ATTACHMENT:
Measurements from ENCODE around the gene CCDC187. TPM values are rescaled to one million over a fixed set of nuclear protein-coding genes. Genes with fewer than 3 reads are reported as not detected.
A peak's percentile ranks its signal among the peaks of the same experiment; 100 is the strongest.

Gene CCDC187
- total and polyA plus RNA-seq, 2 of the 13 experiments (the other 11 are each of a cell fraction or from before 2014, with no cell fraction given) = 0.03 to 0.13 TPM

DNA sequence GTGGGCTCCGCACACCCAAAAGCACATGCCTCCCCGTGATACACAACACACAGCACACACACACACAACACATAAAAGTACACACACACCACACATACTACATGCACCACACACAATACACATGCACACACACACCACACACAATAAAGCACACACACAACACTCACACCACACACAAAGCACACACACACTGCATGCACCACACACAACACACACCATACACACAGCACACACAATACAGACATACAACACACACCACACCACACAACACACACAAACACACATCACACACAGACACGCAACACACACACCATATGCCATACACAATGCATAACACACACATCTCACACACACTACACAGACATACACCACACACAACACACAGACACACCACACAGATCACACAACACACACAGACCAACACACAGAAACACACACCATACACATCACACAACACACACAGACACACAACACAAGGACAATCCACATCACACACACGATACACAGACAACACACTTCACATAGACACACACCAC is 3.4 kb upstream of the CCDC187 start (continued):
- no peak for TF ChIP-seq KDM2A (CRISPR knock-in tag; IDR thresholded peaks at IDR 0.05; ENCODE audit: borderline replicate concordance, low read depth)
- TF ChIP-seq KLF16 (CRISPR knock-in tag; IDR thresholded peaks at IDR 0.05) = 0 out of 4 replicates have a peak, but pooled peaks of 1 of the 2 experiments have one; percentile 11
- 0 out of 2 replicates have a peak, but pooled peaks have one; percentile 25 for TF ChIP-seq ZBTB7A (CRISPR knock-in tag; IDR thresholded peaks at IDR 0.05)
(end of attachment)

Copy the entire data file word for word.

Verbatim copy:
Measurements from ENCODE around the gene CCDC187. TPM values are rescaled to one million over a fixed set of nuclear protein-coding genes. Genes with fewer than 3 reads are reported as not detected.
A peak's percentile ranks its signal among the peaks of the same experiment; 100 is the strongest.

Gene CCDC187
- total and polyA plus RNA-seq, 2 of the 13 experiments (the other 11 are each of a cell fraction or from before 2014, with no cell fraction given) = 0.03 to 0.13 TPM

DNA sequence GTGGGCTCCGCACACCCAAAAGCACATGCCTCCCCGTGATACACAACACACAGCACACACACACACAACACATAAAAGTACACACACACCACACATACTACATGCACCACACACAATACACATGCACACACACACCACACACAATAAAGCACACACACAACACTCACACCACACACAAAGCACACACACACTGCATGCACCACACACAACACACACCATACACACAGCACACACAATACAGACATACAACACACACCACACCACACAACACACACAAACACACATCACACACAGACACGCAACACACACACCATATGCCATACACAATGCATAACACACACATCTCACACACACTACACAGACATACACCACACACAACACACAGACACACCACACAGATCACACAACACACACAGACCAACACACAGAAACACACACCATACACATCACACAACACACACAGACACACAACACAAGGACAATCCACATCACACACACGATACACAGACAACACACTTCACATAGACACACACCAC is 3.4 kb upstream of the CCDC187 start (continued):
- no peak for TF ChIP-seq KDM2A (CRISPR knock-in tag; IDR thresholded peaks at IDR 0.05; ENCODE audit: borderline replicate concordance, low read depth)
- TF ChIP-seq KLF16 (CRISPR knock-in tag; IDR thresholded peaks at IDR 0.05) = 0 out of 4 replicates have a peak, but pooled peaks of 1 of the 2 experiments have one; percentile 11
- 0 out of 2 replicates have a peak, but pooled peaks have one; percentile 25 for TF ChIP-seq ZBTB7A (CRISPR knock-in tag; IDR thresholded peaks at IDR 0.05)